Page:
Quick Chart
  • Ectopic pregnancy is when a zygote implants outside the uterus – typically in the fallopian tube. As it grows, it can rupture, causing major internal haemorrhage. A suspected ruptured ectopic pregnancy is considered a medical emergency.
Clinical Presentation

The basic triad of symptoms include:

  • Abdominal pain (in 80-90% of women)
  • Vaginal bleeding (75%)
  • Amenorrhoea

Other symptoms may include:

  • Abdominal pain may radiate to the neck or shoulder 
  • Episodes of syncope or presyncope in early pregnancy 
  • Lower abdominal tenderness or palpable mass
  • Common non-specific symptoms include vomiting and diarrhoea, mimicking gastroenteritis
  • Tachycardia / pallor / hypotension / shock / syncope / orthostatic hypotension
Exclusion Criteria
Exclusion Criteria
Risk Assessment
  • Paramedics should consider a differential diagnosis of ectopic pregnancy in all women of reproductive age who present with abdominal pain, with a high suspicion when pain is accompanied by vaginal bleeding.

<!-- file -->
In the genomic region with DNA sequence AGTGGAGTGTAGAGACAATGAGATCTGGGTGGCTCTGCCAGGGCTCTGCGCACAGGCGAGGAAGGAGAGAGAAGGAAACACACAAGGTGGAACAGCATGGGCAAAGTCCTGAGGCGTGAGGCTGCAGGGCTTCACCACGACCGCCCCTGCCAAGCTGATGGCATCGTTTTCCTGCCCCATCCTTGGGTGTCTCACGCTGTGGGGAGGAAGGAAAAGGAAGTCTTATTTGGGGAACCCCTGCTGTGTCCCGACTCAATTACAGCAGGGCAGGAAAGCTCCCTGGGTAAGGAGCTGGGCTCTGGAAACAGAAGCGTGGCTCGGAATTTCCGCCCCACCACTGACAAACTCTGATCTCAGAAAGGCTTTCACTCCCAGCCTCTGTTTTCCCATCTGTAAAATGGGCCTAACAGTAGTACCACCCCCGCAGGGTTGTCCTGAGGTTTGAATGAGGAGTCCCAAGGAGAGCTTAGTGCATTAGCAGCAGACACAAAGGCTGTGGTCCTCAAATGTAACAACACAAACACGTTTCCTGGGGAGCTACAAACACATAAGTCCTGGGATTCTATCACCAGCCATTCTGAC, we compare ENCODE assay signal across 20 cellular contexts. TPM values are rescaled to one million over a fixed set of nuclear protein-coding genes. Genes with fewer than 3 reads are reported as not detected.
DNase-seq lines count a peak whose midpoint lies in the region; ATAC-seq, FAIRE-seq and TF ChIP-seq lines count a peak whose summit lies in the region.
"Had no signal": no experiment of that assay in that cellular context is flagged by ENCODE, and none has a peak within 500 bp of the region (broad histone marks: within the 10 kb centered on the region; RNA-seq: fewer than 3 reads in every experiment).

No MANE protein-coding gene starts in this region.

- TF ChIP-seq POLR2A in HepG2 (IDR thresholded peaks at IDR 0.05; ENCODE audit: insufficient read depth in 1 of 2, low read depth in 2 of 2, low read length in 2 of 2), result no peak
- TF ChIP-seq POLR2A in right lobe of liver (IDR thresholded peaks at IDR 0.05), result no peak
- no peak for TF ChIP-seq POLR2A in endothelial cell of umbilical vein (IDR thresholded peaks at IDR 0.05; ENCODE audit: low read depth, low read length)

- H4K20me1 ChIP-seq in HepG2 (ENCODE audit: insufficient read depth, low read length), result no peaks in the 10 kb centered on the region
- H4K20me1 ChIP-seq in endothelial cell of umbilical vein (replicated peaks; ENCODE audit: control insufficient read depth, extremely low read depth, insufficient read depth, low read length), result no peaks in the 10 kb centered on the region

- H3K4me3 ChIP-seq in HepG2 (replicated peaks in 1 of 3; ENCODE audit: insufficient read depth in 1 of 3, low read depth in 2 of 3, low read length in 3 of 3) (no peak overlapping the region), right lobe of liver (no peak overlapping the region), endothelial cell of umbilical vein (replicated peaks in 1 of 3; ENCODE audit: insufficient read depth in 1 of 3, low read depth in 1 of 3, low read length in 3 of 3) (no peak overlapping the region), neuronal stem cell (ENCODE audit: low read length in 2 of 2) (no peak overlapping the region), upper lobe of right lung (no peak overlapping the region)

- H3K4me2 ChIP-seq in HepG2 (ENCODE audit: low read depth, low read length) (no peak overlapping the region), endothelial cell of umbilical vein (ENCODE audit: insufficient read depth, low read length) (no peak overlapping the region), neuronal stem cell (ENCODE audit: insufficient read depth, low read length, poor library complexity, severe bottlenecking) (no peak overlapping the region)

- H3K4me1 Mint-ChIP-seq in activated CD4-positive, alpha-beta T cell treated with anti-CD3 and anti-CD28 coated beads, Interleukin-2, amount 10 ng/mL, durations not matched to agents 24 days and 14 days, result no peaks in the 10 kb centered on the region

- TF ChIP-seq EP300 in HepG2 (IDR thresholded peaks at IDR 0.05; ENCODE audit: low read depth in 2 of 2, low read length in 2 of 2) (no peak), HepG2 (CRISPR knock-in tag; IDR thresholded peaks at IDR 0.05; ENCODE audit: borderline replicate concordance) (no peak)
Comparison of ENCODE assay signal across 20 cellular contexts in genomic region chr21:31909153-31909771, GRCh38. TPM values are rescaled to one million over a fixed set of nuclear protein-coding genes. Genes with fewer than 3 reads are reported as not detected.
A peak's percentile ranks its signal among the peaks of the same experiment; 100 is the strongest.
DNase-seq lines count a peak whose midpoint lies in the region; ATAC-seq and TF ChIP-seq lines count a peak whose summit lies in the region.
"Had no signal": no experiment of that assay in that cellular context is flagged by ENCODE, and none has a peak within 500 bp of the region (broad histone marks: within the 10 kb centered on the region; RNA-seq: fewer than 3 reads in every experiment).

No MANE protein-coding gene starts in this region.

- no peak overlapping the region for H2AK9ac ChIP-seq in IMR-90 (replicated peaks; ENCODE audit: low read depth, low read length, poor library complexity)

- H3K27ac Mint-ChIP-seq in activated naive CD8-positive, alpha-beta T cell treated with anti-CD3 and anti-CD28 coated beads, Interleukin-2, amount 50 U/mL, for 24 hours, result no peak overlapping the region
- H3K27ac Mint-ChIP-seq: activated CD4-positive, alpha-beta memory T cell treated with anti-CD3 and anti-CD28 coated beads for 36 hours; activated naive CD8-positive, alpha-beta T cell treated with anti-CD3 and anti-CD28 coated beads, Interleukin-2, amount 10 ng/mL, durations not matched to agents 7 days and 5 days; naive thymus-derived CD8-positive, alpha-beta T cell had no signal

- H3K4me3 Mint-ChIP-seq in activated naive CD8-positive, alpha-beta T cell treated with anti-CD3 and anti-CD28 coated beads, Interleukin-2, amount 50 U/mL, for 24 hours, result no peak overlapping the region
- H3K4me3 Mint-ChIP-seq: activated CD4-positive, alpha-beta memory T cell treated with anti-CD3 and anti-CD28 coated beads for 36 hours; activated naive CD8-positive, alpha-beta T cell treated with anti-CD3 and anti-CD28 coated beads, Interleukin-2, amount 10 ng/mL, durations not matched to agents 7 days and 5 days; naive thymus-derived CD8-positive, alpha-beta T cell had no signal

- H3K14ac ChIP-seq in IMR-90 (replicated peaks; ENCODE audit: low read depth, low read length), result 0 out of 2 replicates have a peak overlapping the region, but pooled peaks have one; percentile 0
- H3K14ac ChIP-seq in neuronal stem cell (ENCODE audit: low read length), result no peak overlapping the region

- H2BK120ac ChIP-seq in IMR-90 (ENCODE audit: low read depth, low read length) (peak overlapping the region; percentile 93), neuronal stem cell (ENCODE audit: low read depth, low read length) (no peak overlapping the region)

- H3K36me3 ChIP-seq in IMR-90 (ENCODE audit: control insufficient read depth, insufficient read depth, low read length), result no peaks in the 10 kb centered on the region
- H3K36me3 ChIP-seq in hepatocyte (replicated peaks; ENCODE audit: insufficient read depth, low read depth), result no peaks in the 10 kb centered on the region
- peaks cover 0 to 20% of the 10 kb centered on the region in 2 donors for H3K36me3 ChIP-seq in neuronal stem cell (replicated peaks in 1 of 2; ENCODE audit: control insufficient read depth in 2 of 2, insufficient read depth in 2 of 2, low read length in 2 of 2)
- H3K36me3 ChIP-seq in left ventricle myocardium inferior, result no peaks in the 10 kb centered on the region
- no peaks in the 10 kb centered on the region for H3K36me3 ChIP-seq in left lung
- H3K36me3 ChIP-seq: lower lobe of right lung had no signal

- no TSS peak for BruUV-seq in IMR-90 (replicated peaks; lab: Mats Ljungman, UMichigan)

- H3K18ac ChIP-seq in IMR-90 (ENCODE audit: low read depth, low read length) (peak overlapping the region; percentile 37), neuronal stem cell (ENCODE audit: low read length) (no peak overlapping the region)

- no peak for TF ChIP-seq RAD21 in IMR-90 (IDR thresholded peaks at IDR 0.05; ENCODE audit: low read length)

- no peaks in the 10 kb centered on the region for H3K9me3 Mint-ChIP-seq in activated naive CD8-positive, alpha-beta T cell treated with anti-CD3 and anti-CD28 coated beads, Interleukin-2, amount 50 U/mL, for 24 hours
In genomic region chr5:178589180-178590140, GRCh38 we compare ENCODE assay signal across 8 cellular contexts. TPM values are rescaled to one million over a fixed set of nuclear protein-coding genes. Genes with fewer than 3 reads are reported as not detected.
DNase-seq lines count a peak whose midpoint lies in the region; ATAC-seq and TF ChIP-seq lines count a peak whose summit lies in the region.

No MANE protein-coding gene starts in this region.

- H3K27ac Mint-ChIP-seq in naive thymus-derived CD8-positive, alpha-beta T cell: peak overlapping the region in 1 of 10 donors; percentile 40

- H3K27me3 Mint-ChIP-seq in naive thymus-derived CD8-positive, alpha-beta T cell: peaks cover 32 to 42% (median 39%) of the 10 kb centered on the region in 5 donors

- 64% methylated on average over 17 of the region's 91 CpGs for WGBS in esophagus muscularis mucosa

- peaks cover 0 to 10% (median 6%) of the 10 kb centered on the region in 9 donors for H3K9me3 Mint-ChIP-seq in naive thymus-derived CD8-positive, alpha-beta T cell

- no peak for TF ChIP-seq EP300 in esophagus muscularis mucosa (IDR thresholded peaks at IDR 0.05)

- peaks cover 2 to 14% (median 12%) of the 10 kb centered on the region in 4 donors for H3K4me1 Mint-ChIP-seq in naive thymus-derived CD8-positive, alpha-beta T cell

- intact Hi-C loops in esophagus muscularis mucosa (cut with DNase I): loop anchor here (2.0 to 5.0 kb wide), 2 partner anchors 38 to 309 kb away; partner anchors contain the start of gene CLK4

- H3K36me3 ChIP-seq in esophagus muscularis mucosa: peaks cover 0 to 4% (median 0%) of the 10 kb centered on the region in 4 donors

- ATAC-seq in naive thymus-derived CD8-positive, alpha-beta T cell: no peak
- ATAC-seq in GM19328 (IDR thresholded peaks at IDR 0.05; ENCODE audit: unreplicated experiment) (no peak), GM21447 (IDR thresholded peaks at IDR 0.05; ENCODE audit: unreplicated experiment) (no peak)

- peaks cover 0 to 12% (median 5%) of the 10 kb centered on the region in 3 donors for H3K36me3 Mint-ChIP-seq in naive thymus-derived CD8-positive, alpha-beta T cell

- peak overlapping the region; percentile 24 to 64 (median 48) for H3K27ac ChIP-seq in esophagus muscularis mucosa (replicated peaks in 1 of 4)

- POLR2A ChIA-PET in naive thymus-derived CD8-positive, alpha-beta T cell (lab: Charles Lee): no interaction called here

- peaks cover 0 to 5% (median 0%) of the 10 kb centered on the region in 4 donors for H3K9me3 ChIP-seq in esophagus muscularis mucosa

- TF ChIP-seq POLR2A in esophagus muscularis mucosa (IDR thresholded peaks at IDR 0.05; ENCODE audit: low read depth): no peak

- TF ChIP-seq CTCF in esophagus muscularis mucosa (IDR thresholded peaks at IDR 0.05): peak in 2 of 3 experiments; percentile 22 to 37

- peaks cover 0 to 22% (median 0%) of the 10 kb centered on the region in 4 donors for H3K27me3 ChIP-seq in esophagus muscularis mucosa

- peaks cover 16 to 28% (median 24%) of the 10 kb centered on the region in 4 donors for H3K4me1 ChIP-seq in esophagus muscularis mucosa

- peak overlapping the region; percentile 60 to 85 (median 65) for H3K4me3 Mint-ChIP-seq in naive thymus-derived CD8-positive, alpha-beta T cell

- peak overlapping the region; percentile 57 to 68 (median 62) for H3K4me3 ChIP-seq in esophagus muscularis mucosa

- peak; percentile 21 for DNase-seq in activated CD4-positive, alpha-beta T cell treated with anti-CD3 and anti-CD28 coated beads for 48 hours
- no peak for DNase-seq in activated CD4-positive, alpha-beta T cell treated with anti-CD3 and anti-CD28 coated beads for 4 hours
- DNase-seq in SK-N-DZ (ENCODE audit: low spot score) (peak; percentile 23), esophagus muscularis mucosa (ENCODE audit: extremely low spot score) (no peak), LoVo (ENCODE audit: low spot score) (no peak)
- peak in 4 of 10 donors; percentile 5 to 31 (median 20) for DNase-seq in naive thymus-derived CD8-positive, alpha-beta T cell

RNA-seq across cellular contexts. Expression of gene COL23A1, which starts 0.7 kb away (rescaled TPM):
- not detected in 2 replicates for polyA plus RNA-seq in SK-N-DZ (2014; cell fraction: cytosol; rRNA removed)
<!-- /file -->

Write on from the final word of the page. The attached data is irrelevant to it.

• Clinical manifestations generally occur 6-8 weeks after last normal menstrual period
Primary Care
Intermediate Care (EMT / Level 2)
  • As per Primary Care guidelines
Advanced Care (AP)
  • Apply cardiac monitor
  • IV access - consider large bore cannula
  • Fluid therapy as per medication protocol with emphasis on permissive hypotension
  • Consider analgesia
Critical & Extended Care (CCP, PSO)
  • As per Advanced Care (AP) guidelines
Additional Information
  • If there is a high index of suspicion for ruptured ectopic pregnancy, officers should consider priority transport to the nearest ED, preferrably with an obstetrics unit if patient condition allows. 

Key Terms & Links
Colour assist:

Document Control

Clinical Services

Responsible Manager
Head of Clinical Services


Published Date

Review Date

St John Ambulance Western Australia Ltd © Copyright 2020, All Rights Reserved

Privacy Policy | Copyright Statement & Disclaimer